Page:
Violating Copyright: Why 6 of My Kindle Books Were Removed — Fresh Belief, Kindle Publishing, Blogging and Make Money Online

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Violating Copyright: Why 6 of My Kindle Books Were Removed

In recent weeks I have been hit with 2 copyright notices for my books on Amazon.  The first thing that comes to mind is ‘OH SHIT!’.  The thought of being sued for infringing on their trade mark is something scary, something that I don’t want to get involved in.  I only want to publish books on Kindle, give the buyers something they will truly enjoy and collect my royalties every month.



I received my first notice in November 2016, I ignored it and didn’t even read it.  It was when I couldn’t promote my book or do advertising with my book that I started to investigate further.  A few days prior I received an email from Amazon without noticing it.  My email is pretty clogged up, I signed up to too many email lists.
Text is blanked out for legal reasons


I went back and looked at it and noticed I had infringed on a massive company’s Trademark term.  I went through all of the emails from Amazon and there it was, an email address of the company which I had infringed on.  I read the email and Amazon said it does not get involved in third party disputes, so I emailed the 3rd party and within 24 hours I received an email back from them.


The Email

The email I received was the polite, professional and stated exactly what I had done wrong, it was a term (word or words) that they owned.  I emailed them very apologetic and removed my titles from Amazon Kindle, CreateSpace and Audible.  I rubbed my hands clean and thought it is all over, I could concentrate on what was important, building up my Kindle business.
I sent them an email explaining I had received an email from Amazon stating I had infringed on their copyright term.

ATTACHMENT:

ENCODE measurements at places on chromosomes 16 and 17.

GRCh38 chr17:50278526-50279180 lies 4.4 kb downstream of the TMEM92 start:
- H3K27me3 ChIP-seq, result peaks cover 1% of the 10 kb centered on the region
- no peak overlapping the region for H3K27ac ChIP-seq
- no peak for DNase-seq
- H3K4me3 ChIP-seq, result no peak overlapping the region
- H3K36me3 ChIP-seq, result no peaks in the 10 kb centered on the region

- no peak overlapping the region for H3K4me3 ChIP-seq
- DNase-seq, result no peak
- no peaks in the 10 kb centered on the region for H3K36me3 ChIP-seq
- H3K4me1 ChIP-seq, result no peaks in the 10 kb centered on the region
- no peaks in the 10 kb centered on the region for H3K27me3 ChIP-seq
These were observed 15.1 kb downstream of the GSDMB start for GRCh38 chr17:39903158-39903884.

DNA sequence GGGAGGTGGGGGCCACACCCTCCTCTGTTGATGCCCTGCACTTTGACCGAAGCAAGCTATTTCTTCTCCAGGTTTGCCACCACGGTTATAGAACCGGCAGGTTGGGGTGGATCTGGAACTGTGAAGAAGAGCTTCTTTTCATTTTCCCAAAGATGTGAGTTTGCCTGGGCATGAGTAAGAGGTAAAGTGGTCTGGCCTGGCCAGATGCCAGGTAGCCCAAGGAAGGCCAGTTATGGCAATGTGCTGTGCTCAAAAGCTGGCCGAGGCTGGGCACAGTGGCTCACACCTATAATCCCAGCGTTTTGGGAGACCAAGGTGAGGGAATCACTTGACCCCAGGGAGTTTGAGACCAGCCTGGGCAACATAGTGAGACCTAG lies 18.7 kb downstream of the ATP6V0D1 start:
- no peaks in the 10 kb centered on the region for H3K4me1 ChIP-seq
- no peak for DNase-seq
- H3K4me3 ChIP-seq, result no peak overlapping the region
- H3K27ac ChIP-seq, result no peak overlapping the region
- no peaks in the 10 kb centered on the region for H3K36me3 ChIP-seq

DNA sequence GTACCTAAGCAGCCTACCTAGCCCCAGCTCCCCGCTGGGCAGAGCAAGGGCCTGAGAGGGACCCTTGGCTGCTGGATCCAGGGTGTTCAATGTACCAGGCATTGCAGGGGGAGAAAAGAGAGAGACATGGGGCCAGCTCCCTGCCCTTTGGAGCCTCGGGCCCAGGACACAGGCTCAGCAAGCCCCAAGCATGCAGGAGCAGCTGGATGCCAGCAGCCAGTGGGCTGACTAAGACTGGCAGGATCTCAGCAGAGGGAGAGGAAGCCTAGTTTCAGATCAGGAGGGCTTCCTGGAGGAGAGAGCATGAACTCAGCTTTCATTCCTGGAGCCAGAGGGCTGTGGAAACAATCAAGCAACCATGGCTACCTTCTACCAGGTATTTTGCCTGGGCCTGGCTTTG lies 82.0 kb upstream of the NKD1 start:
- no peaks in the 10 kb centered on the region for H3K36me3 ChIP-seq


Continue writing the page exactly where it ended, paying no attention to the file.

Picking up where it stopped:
1st email to 1st company
A day later I received this email from them.
email received 1st company



2nd Copyright Infringement

After the first case had finished I thought I was in the clear.  Well, I had thought too quickly and it was not meant to be.  A few weeks later I received another email from Amazon stating that I had infringed on another term, this couldn’t get any worse!  This term took out 3 more of my books, now I was down a total of 6 books.  the worst thing about this was 3 of them were box sets.


The term holder sent me details of the trademark I had infringed, a certificate to show he owned it and the link to the USPTO trademark website.  I looked for his registration number and there it was, his trademark for his term.  I had well and truly infringed upon him, but the fact of this one was he didn’t own the trademark till November 2016 and I published the book in June 2016.  I read more and saw he first used the term in the 1990’s so he had been using it a long time.


I asked him what he wanted to do and he gave me three options
  1. Change the word used in my publication other than the term.
  2. License the use of the trademark from him
  3. Stop publishing and distributing your publication, cease and desist.
He preferred that I cease and desist publication and distribution.


I decided on number 3, it was hard to swallow but I knew it was the smartest decision.


Lesson Learned

Even though this was difficult and annoying to do because I had worked hard on the books, getting them up, investing not just my money but time into these books, for me it is better to walk away with a warning than a law suit on my hands.
This has made me a smarter business person, and it now makes me think that there is a bit more research that needs to be done than just the keyword research.


What Now?

It’s really back to business, doing what I normally do, create books, work on the business and grow it so I make more money.  This is just a small stumbling block that I have come out clean on the other side, I am not suffering from it, it is something that has made me smarter and more knowledgeable.


How Can You Avoid This

Avoiding this is really easy.  When doing your keyword research you think you’ve found a fantastic keyword, well think again.  Before you jump full force into the keyword, do a bit of a background check on it.  Do a few searches online and see whether it is owned by someone, if you do find the term owned by someone you have two options to find out what you can do with it.
  1. Leave it alone and move onto the next keyword
  2. Email the copyright holder and ask whether you can use it or they will give you permission to use the term.


  • I would personally leave the term alone as the copyright holder can change their mind at any time and then you will be screwed


The best place to search is the USPTO website for trademarks in the USA –


Final Thoughts

Always be aware that this can happen to you too if you publish in a keyword which is trademarked or copyrighted.  Just be mindful of this fact and do prior research so you don’t waste your time or money when in fact those same resources can be used on something which will be more profitable for you.






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  • 25/02/2017

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